My name is Pier Paolo Mansueto, I live in Milan and I work as a clerk. In my spare time I dedicate myself to my passion: photography and video making.
Here, you can see my portfolio on microstock websites, where I signed up with the nickname eyesonmilan:
A difficult start
On the Christmas day of a couple of years ago, I bought Daniele Carrer's course (learn more about the course).
I had been following his podcast for a couple of months and for a while I thought about buying the course because I wanted to try selling stock footage.
That day, I had hurt myself on a ski slope, and I was sad because I had to abstain from all sporting activities for a couple of months. To cheer myself up, I got a nice present: Daniele's video course.
It was one of the best choices I have made in my life.
The course was a turning point
I had already started producing on my own, but the course was fundamental for:
- discovering techniques and tools that I otherwise would have been unable to find.
After buying the course, I immediately got the help of Daniele, who has so many things to teach thanks to his experience.
From that day on, I worked hard to increase the quantity of videos for sale on the agencies he recommends: Shutterstock and Pond5.
Create a video for Youtube
I recently wrote to Daniele to ask for his opinion about a video I made by editing some footage that I shot in Milan.
I am particularly proud of the result I reached. I had never done editing like that, but I did it easily by following the advice Daniele gave on his course.
A buyer contacted me via YouTube
I decided to create that video because, a little while ago, I had published on Youtube a short hyper-lapse of the Arco della Pace (Arch of Peace, one of the landmarks of Milan). A person from Brazil contacted me because he was interested in buying it.
I therefore decided to do this editing to find someone else interested in buying the whole video, or part of the stock footage of Milan I had included (without going through the agencies and leaving them a share of the profits).
As yet (a hundred days after publication) no one has appeared, but I know that times can be long. Even in the case of the Arco della Pace video, several months passed before being contacted.
The most complicated thing while editing was finding adequate music, but once I understood the workflow to use to create cuts between the clips following the rhythm of the music, it was fun and it didn't take long.
I also inserted a watermark (the text in the middle of the video) to avoid someone using it without asking, just as suggested in the course.
I was satisfied with the editing. You can judge it too:
Sales reports of my production of stock footage after almost two years
Writing this page is an opportunity to see my results after almost two years as a stock footage producer.
If I look at the content I produced in my first days, I go crazy:
I was really naive to think that someone could be interested in buying that awful material.
I used to shoot footage:
- with an awful old camera
- without a stabilizer
- without a tripod
and with very little knowledge of what it means to create a video. I wasn't aware of terms like:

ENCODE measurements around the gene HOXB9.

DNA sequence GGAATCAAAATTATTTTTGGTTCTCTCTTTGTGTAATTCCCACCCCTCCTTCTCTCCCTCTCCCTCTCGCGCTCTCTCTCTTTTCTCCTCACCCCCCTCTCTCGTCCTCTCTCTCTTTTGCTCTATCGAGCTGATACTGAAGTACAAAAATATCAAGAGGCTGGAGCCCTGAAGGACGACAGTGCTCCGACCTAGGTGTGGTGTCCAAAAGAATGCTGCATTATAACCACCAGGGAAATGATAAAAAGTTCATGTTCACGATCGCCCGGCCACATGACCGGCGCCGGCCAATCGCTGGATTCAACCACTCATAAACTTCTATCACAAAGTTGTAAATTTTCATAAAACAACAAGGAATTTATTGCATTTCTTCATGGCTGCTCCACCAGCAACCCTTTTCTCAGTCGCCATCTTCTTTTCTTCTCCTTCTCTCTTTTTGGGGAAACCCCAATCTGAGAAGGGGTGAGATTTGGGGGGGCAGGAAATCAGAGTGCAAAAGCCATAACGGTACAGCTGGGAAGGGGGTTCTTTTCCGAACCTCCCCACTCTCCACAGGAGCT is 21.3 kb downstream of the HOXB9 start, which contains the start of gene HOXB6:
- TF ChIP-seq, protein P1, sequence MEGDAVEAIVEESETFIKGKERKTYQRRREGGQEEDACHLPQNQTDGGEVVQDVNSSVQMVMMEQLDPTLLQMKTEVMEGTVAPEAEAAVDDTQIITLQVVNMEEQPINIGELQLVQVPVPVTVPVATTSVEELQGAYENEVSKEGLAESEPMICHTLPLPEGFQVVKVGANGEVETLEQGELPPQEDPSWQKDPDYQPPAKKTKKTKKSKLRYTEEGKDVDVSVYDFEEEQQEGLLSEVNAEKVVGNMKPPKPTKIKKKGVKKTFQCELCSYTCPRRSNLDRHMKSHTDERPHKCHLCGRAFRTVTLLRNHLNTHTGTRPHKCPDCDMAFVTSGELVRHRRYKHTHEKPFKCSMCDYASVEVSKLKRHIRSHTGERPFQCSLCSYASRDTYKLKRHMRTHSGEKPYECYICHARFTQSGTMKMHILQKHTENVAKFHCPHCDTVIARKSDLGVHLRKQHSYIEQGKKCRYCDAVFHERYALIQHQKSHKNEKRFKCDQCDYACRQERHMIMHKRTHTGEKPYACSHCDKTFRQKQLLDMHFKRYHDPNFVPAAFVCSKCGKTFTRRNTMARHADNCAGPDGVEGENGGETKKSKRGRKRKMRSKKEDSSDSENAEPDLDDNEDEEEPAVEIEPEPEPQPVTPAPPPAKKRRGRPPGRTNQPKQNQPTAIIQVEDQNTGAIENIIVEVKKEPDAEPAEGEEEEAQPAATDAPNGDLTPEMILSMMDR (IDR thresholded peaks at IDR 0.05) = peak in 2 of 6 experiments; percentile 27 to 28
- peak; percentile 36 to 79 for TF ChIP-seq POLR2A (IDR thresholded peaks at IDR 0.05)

- 4K resolution
And, of course, I didn't know what buyers were looking for.
But, after two years of experience, things can improve, because everything can be learned by:
- working hard
Useful resources to learn how to sell more videos
There are many useful resources online. In addition to Daniele's website and podcast – which I usually follow to keep up to date with the microstock world – I follow some blogs about producing stock footage and stock images.
In particular, these two:
- https://brutallyhonestmicrostock.com/ by Alexander Rotenberg
- https://www.backyardsilver.com/ by Steven Heap.
There, I always find many useful suggestions regarding:
- what kind of content to produce
- market trends
The profits I got
For me, the first results came after about six months. Slowly, sales have increased. I'm still not completely satisfied, but at least now the sales are regular.
For some time now, I’ve sold an average of 8 videos per month, with net earnings ranging between 150 and 300 dollars per month.
Sales come from Pond5 and Shutterstock. I make fewer sales on Storyblocks, where to date I have only sold 3 videos.
But after two years of hard work, I am able to better know what the market wants. So, now I can focus on the production of the most requested content. The main secret to selling is being able to find a niche in which to specialize.
Recently, I decided to focus on the production of:
Daniele's course explains how to create this type of footage very well.
But I don't stop with the microstock business.
From a microstock producer to a digital entrepreneur (thanks to video and photography)
Daniele led me to discover other podcasts, a few of which were about digital marketing. I started listening to them almost a year ago. They opened my mind to new ideas.
I focused on a podcast of interviews with digital entrepreneurs who tell of their successful experiences.
Thanks to what I learned, I decided to dedicate myself to a new project which is starting right now.
I launched a website in Italian called www.fotografarebene.com. It is dedicated to those who are taking their first steps into photography.
There are still few pages, but in the coming months I will dedicate myself to writing and launching a podcast.
The stock footage taught me to have:
Enthusiasm is also useful!
With them, the results finally arrive.
I have also created a digital tool that, taking the data available on the Pond5 website, is able to understand which contents are most requested by the market, allowing us to produce stock images and stock footage that have the best chance of selling.
You can find it on this page.
Pier Paolo Mansueto
This story was originally published on the Italian microstock blog of Daniele Carrer.